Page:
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Packaging and Interconnection Technology

Packaging and Interconnection Technology

For the functional verification and characterization of manufactured sensors and actuators we investigate, develop and apply various aspects of packaging and interconnection technology. This includes electrical contact methods, joining and interconnection techniques as well as microassembly processes.


Basically, an electrical contact between the component (sensor or actuator) and a circuit board is created by means of ultrasonic wire bonding. Ultrasonic wire bonding is a welding technique for making discrete electrical connections of chips on PCB substrates. The components to be joined must have suitable contact surfaces ("pads" / landing pads). The wires used are mainly made of gold or aluminium and have a diameter of approximately 10 μm. The wire is not melted, but rubbed against the pad contact surface by pressure, heat and ultrasonic energy, creating a permanent connection. The IMPT has a manual and a semi-automatic bonder for ultrasonic wire bonding. Here, Au or Al wires are bonded to the Au, Cu or Ni contact pads. Electrical contacting can also be produced by soldering.


Different techniques are used to connect micro components with each other. The methods used at the IMPT are adhesive bonding, soldering and anodic bonding. Bonding and soldering belong to the group of material-locking joining processes.

A bonded joint consists of the two parts to be joined and the adhesive layer between them. The wetting at the joining surfaces plays an important role for the final joining strength. To influence the wetting of the joining partners, the surfaces can be treated (machined or coated) or an adhesive with a suitable viscosity can be selected. The adhesive finally gains its internal strength (cohesion) through physical setting processes or through chemical reaction. This process is also called curing. The activation energy for curing can be caused by humidity, temperature or UV exposure. In addition to cyanoacrylate, epoxy resin or UV-curing adhesives, the IMPT uses various washable (easily removable) adhesives (Crystalbond™, Aquabond™, special waxes). Depending on additional particles in the adhesive, one can create electrically conductive or thermally conductive compounds.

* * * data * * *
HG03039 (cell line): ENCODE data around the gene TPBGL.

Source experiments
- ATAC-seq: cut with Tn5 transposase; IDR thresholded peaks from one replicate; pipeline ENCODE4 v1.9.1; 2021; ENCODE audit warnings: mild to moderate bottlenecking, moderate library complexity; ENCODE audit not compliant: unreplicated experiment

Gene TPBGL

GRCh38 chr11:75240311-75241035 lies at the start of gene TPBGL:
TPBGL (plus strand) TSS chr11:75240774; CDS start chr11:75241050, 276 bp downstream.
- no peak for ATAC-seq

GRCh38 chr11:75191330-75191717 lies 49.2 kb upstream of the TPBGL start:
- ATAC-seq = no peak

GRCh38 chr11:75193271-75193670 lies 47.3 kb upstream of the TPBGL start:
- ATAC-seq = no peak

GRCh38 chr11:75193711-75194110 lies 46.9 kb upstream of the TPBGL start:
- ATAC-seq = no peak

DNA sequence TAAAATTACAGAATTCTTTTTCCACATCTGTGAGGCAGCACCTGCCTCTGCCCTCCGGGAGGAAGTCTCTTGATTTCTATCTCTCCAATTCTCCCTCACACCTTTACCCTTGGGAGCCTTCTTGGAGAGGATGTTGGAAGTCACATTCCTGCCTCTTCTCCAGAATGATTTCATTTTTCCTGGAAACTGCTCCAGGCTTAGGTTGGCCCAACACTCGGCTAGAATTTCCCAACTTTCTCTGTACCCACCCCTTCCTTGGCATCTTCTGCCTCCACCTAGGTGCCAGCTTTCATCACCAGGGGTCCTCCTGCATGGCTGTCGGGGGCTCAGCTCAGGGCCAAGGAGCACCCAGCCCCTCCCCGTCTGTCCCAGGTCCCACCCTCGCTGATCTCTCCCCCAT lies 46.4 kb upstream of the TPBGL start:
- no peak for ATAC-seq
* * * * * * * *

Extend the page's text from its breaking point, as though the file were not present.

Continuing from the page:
Soldering is a thermal process in which a material connection between two base materials is created with an additional material (solder). Either two parts to be joined can be connected with one solder (connection soldering) or an electrical connection between two electronic parts can be created (contact soldering). The prerequisite for soldering is a clean surface of the parts to be joined. During soldering, the connecting material, the solder, melts, but the melting points of the base materials (joining partners) are not reached. The solder is processed in various forms, as paste, as ingots, as preformed elements, as rods, or in special cases it can also be sputtered. Depending on the application, soldering at the IMPT is used for the mechanical connection as well as for the electrical contacting of microcomponents. For an extremely strong mechanical connection with a very thin adhesive layer, micro components with a sputtered glass layer are brazed in a high-temperature furnace (up to 800°C).

Anodic bonding is a process supported by temperature and electrical fields for bonding metals or semiconductors with ion-containing glass substrates. Anodic bonding produces very stable, hermetic and cost-effective connections. However, the process places very high demands on the flatness, quality (low roughness) and cleanliness of the joining surfaces. In silicon micromechanics it enables the construction of three-dimensional systems with integrated data processing. At the IMPT, anodic bonding is used to connect Si or SiO2 chips, depending on the application.


For years, the Institute of Microproduction Technology has been engaged in the function-oriented assembly of microcomponents undergoing research. Especially moving systems of actuators require a precise and reliable guidance of active and passive parts to each other. In order to guarantee the actuator function within a very small tolerance range, different handling concepts and self-alignment principles are developed and applied. IMPT's many years of experience in precision mechanical machining of hard and brittle materials (Si, Al2O3-TiC, sapphire and SiC) could be used to create high-precision assembly components. The use of ultra-precision dicing has made it possible to produce a wide variety of geometrically complex and highly accurate micro-parts and profiles. In these cases a profile accuracy is below 5 µm. An example for the self-aligned micro-assembly of actuators with a ball guide, using 200 µm ruby balls, has been successfully established several times. In this case an air gap of less than 8 µm between the active and passive part was made possible. A further development of this process is a system with a frictionless electromagnetic guide, which has been built and tested in various designs. Before the start of each assembly, all requirement criteria, specifications and the choice of assembly type are selected and defined.


The institute is well positioned in terms of assembly and connection technology with soldering stations, bonding stations and equipment for easier contacting on very small substrates.